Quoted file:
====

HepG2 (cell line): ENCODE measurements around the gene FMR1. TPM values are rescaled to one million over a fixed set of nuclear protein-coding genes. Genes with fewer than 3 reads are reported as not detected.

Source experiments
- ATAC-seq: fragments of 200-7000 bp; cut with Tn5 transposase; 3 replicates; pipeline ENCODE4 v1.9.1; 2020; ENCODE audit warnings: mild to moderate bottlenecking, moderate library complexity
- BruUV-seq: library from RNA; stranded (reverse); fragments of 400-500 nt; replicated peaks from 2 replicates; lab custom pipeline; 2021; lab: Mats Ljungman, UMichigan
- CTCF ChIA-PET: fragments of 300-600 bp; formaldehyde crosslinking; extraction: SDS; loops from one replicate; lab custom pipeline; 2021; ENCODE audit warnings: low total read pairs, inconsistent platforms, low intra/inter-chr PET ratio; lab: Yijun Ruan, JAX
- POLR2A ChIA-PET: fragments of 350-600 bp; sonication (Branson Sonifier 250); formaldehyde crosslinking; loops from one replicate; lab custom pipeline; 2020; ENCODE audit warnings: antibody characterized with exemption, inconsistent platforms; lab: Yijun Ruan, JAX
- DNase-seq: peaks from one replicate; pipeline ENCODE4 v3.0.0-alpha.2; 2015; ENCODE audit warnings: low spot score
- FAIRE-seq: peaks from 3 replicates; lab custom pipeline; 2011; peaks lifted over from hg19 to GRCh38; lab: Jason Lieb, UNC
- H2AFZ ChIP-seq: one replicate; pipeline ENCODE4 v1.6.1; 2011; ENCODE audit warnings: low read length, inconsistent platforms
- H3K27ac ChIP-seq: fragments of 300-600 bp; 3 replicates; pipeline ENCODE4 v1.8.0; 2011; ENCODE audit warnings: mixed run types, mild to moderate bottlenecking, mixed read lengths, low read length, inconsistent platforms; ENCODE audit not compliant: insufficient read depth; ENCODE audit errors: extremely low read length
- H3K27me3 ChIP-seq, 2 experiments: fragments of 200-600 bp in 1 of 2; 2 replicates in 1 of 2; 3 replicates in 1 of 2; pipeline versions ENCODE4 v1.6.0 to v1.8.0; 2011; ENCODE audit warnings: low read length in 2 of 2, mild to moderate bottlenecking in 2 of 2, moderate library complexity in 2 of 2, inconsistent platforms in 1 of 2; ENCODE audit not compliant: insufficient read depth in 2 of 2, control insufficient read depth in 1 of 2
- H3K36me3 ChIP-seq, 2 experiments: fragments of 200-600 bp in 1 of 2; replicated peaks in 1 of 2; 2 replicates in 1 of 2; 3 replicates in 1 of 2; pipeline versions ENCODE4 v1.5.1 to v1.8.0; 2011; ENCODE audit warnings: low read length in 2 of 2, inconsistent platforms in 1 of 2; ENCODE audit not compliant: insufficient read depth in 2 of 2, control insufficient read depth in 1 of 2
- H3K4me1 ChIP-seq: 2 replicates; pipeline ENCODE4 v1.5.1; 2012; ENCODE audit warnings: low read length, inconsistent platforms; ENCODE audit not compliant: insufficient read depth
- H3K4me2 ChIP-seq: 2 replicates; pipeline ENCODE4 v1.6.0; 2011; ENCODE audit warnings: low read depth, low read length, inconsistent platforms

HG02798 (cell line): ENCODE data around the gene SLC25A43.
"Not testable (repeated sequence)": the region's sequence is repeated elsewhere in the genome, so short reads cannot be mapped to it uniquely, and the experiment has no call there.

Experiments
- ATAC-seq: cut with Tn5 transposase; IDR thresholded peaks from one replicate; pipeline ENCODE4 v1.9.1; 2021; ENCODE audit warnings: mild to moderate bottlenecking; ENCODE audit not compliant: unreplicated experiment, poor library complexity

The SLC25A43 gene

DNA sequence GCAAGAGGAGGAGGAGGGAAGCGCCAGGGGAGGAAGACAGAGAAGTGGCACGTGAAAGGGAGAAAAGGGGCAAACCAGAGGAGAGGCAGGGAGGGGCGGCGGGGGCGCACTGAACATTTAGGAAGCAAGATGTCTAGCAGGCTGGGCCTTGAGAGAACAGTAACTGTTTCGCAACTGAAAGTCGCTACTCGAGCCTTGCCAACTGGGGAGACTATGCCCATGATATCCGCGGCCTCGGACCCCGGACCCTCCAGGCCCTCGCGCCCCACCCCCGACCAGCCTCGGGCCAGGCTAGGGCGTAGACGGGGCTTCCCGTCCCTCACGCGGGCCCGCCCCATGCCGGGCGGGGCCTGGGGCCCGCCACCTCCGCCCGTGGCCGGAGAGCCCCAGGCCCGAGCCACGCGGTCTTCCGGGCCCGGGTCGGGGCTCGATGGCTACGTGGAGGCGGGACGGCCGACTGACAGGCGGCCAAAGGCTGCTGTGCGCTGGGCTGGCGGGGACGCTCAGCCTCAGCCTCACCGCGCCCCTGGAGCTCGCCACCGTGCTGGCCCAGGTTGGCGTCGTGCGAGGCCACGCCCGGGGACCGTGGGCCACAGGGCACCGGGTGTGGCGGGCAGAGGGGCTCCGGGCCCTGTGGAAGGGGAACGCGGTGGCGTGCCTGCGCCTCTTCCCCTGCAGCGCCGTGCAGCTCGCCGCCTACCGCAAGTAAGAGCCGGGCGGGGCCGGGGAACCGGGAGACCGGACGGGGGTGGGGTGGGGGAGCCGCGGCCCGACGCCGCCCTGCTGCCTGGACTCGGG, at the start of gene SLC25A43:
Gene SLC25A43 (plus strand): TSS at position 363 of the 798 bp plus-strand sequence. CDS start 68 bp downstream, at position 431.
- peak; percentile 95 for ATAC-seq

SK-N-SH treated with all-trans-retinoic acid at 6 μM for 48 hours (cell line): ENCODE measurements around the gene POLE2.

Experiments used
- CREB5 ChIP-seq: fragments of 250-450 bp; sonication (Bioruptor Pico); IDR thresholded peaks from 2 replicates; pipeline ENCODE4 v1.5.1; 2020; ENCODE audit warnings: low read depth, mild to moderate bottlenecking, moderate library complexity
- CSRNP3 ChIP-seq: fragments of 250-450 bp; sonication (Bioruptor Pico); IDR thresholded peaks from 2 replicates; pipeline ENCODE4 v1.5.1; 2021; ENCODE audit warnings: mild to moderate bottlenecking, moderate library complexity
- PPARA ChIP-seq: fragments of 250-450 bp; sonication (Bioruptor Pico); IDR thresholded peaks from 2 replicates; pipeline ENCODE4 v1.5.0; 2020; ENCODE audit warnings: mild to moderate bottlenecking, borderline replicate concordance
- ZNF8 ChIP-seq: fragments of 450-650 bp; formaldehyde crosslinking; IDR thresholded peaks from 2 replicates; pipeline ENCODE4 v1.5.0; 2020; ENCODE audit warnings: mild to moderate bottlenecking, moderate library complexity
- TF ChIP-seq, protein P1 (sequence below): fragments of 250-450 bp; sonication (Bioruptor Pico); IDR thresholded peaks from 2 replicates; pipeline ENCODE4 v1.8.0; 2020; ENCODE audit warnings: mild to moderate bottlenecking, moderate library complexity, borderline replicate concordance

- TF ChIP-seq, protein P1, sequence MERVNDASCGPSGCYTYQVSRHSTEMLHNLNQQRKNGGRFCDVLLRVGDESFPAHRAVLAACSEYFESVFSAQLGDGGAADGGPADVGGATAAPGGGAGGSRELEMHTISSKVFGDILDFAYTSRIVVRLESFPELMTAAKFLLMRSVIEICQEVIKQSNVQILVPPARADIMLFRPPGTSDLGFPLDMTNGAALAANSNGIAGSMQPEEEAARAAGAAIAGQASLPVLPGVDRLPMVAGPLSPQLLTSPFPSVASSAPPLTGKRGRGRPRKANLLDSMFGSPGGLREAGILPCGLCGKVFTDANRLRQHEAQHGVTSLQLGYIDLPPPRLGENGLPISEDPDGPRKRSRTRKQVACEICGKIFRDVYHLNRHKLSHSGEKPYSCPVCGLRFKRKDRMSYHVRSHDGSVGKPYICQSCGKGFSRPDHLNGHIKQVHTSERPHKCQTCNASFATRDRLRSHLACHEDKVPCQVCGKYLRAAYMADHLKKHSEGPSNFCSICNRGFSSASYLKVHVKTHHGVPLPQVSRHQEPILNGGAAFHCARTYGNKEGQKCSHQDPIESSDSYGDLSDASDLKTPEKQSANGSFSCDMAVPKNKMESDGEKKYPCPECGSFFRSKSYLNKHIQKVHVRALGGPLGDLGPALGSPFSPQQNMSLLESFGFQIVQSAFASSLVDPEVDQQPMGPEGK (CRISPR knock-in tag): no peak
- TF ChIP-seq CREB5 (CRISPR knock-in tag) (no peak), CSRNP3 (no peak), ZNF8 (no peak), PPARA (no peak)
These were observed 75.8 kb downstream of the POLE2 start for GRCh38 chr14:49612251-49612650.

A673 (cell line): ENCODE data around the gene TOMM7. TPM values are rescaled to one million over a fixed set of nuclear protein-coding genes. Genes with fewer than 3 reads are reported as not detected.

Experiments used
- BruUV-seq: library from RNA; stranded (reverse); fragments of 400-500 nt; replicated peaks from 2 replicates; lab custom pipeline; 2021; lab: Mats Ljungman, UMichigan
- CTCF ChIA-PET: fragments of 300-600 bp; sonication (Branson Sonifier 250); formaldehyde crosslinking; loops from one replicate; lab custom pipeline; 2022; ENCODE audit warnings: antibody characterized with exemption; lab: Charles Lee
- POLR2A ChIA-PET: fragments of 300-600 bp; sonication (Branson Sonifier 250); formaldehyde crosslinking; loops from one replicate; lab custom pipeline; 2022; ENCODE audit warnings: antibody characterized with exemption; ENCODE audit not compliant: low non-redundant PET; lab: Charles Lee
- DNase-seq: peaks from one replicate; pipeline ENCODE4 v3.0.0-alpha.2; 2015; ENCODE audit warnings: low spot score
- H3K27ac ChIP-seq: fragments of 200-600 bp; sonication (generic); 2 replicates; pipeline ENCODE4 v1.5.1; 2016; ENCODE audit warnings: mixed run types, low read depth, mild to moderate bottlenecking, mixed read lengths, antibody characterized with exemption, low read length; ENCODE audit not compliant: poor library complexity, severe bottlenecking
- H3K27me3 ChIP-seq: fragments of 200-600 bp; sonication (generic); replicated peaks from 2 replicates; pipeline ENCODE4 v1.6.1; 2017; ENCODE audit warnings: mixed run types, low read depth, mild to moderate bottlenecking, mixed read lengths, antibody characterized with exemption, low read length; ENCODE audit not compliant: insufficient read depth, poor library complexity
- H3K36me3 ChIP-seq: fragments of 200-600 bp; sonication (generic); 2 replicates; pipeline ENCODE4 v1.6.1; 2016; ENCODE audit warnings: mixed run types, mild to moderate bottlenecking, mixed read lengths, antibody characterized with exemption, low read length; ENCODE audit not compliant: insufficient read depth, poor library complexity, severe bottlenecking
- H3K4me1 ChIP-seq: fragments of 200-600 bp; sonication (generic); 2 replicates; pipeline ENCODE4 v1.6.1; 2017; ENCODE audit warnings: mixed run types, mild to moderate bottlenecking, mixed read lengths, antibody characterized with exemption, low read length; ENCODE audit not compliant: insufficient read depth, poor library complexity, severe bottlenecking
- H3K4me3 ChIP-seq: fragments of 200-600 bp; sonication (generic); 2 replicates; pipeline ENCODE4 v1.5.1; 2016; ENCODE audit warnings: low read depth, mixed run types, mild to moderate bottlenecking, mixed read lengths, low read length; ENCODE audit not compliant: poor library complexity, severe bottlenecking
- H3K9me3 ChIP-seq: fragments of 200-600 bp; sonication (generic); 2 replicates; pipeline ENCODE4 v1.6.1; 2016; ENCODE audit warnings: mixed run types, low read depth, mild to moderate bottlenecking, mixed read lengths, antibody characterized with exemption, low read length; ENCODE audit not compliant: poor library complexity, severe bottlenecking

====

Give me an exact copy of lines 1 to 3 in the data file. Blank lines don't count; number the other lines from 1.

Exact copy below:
HepG2 (cell line): ENCODE measurements around the gene FMR1. TPM values are rescaled to one million over a fixed set of nuclear protein-coding genes. Genes with fewer than 3 reads are reported as not detected.

Source experiments
- ATAC-seq: fragments of 200-7000 bp; cut with Tn5 transposase; 3 replicates; pipeline ENCODE4 v1.9.1; 2020; ENCODE audit warnings: mild to moderate bottlenecking, moderate library complexity